• CPA3: More advanced than CPA2 with a wider range of specialty services; all national hospitals and most provincial hospitals come under this category
  • Current hospital infrastructure:
    • Health Centres: ~1,100
    • CPA1: ~33
    • CPA2: ~ 31
    • CPA3: ~ 26
    • Private Clinics: ~ 1,500
KEY CHALLENGES
Lower Adoption of Public Healthcare Services

  • Despite an established referral system with primary care facilities, private clinics are the first point of contact for Cambodians. Poor access and inadequate service delivery have been major issues affecting the adoption of the public healthcare system
    • Level of expertise is still low among public sector healthcare workforce; this is one of the key focus areas for the government if it intends to improve adoption of public facilities
    • Cambodia has successfully experimented with the outsourcing of healthcare services; this can be continued to achieve efficiency at primary and secondary level, while investing public resources on tertiary level services

Less Efficient Procurement System

  • SHI may not serve the purpose if medicines covered under it are not available and patients continue to rely on private pharmacies; the procurement system needs to be overhauled with better demand estimation and/or more autonomy for purchase at the OD level
  • Bringing in technology into the procurement system should help in developing an efficient system

 

DESIGN
Beneficiary Classification
  • At the launch of SHI Master Plan, following four groups were envisaged:
    • Wealthy (5% of the population)
    • Urban Formal Sector (10% of the population)
    • Urban and Rural Near Poor (50% of the population)
    • Rural and Urban Poor (35% of the population)
Healthcare Insurance Financing
  • The expenditure on public healthcare services is provided through taxation revenues and external aid; MOH also funds (partially) the HEFs and CBHI schemes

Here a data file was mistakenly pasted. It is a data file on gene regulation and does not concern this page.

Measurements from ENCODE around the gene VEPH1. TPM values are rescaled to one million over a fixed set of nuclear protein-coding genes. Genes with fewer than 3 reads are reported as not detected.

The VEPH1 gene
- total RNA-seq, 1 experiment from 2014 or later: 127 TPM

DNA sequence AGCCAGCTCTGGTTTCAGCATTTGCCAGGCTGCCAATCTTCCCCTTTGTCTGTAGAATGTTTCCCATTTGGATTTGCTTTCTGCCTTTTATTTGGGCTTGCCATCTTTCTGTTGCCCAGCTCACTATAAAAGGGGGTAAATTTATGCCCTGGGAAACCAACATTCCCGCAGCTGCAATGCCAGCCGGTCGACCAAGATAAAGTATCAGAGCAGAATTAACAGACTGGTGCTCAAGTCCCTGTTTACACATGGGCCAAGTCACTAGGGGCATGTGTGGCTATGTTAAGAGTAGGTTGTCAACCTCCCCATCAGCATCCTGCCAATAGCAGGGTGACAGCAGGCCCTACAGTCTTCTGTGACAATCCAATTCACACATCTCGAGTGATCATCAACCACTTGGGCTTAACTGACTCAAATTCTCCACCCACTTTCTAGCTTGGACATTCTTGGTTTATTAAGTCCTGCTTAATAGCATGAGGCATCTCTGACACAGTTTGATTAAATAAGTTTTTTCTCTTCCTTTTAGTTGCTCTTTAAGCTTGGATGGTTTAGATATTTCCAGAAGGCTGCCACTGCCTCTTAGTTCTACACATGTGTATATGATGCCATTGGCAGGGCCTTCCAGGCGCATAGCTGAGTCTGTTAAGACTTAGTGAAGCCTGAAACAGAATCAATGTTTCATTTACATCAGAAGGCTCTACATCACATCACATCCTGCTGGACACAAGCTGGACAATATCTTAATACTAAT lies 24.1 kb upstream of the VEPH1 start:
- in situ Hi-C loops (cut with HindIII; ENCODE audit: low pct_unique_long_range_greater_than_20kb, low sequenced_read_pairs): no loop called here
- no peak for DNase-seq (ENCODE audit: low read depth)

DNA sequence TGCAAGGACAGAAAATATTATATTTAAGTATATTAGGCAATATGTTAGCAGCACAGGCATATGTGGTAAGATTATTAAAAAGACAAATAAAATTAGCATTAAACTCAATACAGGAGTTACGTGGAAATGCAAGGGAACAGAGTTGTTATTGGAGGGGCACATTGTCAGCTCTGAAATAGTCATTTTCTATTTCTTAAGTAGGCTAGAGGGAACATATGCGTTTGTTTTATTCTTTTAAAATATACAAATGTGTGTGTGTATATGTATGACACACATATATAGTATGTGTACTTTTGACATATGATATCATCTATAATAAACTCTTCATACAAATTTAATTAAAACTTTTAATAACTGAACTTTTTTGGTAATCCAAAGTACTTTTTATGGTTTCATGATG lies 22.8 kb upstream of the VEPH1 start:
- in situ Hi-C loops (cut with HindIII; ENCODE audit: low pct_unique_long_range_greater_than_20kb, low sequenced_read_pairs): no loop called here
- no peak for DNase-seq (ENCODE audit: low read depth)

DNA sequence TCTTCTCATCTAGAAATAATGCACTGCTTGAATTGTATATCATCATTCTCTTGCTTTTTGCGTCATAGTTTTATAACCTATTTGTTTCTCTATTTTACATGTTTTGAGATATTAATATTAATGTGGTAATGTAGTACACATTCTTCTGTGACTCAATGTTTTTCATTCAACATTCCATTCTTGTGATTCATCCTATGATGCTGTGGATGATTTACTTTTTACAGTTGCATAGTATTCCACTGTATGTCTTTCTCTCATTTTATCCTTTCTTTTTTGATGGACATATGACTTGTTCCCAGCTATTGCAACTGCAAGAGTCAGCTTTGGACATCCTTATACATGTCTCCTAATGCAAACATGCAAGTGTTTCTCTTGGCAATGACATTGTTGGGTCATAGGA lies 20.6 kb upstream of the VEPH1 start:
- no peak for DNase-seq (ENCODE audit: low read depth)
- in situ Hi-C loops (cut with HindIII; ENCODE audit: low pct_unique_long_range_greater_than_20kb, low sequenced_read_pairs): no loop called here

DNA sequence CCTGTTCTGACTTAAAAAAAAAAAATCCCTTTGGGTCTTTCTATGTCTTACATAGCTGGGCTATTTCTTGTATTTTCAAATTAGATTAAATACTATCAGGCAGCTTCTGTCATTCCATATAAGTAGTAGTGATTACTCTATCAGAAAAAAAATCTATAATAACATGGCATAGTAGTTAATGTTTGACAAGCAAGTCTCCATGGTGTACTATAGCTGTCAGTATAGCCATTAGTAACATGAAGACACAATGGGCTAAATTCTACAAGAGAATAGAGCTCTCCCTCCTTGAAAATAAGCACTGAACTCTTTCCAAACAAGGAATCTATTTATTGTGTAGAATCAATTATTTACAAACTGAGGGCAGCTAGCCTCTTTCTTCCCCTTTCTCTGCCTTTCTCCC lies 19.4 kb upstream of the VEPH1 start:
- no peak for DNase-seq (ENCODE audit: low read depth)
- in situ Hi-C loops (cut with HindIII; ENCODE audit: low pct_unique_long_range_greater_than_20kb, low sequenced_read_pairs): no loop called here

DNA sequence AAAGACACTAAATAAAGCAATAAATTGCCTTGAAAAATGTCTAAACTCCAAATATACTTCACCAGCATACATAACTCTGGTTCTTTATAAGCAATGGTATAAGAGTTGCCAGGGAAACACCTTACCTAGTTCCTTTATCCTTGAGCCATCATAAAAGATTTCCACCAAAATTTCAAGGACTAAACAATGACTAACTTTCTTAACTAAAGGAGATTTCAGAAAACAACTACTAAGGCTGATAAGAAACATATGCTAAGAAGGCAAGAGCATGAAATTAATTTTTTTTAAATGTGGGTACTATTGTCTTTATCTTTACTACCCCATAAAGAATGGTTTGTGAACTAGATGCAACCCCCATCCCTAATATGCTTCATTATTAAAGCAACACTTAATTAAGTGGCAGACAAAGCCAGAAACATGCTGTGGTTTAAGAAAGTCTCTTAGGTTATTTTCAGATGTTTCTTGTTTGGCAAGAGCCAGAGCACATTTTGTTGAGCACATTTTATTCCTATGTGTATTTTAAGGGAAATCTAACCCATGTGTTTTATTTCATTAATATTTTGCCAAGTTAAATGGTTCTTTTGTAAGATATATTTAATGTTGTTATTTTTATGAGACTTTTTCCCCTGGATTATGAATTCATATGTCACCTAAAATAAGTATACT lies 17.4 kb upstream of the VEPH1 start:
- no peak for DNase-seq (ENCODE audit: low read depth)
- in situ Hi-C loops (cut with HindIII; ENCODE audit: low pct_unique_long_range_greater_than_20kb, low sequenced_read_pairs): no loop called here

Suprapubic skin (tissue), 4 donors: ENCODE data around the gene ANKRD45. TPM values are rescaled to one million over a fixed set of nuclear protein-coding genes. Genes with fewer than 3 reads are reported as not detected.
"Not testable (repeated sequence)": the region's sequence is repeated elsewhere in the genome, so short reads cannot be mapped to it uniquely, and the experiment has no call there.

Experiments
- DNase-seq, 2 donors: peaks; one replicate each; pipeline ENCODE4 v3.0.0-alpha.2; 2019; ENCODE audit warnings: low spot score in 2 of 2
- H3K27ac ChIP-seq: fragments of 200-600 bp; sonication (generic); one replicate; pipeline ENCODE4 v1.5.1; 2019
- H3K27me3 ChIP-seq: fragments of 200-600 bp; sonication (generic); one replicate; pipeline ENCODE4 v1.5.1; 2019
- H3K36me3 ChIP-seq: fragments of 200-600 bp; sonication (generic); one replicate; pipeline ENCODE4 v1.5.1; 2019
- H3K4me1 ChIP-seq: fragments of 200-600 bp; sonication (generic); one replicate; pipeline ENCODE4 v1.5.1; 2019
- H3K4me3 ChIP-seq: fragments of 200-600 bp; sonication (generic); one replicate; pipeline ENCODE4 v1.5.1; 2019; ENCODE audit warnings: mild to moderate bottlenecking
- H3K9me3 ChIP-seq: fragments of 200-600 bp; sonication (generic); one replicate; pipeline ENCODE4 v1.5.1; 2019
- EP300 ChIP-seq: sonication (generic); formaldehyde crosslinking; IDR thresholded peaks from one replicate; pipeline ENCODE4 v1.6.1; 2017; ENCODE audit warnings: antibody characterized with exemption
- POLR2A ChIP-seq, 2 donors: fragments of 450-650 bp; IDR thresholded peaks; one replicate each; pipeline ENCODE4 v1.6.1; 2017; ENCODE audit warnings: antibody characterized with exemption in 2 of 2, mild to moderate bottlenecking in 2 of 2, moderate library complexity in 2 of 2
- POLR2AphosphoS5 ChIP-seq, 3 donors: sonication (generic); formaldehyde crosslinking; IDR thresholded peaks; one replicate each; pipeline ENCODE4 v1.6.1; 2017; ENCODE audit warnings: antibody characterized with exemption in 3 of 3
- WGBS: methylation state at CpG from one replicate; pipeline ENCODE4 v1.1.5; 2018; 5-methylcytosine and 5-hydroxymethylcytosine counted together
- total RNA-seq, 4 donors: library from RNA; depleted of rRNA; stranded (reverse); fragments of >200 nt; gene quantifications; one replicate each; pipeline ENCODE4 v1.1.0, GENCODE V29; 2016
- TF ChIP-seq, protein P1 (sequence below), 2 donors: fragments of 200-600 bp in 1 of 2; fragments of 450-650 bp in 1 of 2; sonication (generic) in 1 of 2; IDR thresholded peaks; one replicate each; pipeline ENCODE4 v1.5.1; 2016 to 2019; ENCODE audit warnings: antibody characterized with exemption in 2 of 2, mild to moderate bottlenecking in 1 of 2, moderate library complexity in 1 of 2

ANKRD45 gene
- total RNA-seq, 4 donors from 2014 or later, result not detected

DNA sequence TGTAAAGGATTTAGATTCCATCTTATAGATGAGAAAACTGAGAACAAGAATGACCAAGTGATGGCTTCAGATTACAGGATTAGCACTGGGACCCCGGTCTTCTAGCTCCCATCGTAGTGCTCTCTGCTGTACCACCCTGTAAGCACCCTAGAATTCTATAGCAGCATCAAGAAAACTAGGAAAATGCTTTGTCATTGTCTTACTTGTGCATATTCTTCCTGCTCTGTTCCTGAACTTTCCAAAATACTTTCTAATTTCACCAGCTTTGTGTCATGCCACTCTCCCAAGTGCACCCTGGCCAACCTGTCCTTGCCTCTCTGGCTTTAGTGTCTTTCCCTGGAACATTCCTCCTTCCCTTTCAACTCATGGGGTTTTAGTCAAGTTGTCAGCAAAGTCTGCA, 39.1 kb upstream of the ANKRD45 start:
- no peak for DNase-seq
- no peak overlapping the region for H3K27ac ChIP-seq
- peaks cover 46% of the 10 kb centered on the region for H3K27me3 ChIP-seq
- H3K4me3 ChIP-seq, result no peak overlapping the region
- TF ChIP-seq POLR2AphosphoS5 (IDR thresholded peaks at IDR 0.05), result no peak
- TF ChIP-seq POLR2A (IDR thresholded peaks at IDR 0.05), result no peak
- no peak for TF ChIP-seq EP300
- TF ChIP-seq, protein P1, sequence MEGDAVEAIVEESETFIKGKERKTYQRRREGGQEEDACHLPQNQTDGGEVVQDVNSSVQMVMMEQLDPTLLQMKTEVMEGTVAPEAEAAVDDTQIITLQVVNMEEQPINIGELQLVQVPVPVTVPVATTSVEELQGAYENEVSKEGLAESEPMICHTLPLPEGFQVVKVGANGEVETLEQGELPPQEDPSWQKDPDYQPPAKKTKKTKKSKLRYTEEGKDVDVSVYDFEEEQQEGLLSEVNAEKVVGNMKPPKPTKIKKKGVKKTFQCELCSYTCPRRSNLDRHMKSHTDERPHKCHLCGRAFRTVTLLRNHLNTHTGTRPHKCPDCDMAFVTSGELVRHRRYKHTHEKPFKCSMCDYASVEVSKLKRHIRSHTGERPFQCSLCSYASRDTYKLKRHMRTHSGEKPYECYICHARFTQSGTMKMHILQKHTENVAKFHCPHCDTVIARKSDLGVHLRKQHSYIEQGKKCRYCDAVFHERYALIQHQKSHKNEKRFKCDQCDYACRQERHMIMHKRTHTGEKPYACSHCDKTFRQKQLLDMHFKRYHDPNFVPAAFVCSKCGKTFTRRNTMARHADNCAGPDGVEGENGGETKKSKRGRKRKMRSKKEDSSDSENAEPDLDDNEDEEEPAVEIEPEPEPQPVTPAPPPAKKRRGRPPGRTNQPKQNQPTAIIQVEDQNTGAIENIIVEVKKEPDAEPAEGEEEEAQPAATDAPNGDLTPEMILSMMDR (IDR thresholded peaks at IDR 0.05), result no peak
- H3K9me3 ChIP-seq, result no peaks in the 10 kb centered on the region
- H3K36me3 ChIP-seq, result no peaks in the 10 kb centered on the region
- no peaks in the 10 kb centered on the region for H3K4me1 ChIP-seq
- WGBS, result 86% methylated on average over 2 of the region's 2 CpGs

Payment System
  • Cambodia follows a user-fee model for the payment of healthcare services; all public healthcare facilities charge user-fee for the provision of services
  • In case of HEFs, user-fee has been standardized across all ODs where the scheme has been implemented
  • CBHI pays to health centers/hospitals on either case per basis or on the basis of capitation system, depending on the arrangement with local OD
Benefits
  • Current health insurance schemes cover minimum and complementary packages offered by the public healthcare system
Co-payment (Reimbursement) System
  • The government subsidizes minimum and complementary packages (for equipment, facilities, and staff salaries) and medicines (covering essential medicines); service users have to pay for the consultation and treatment fee, and out of stock medicines
  • HEF covers partial or full costs of access to services for poor, including user-fees and cost of transportation
  • CBHI covers full cost of access to services for the informal sector population under coverage, including user-fees, cost of transportation, and the cost of referral and admission in provincial hospitals
Reimbursement System for Drugs
  • Drugs specified under the reimbursement list managed by the MOH are reimbursed; MOH is responsible for the procurement and distribution of drugs to the referral hospitals and health centers at operational districts
  • Drugs mostly covered are for in-patient services; for OPD patients, there is no such provision, except for the prescription of a cost-effective generic formulation
KEY CHALLENGES
Lack of Funding Mechanism to Ensure Long-term Viability of SHI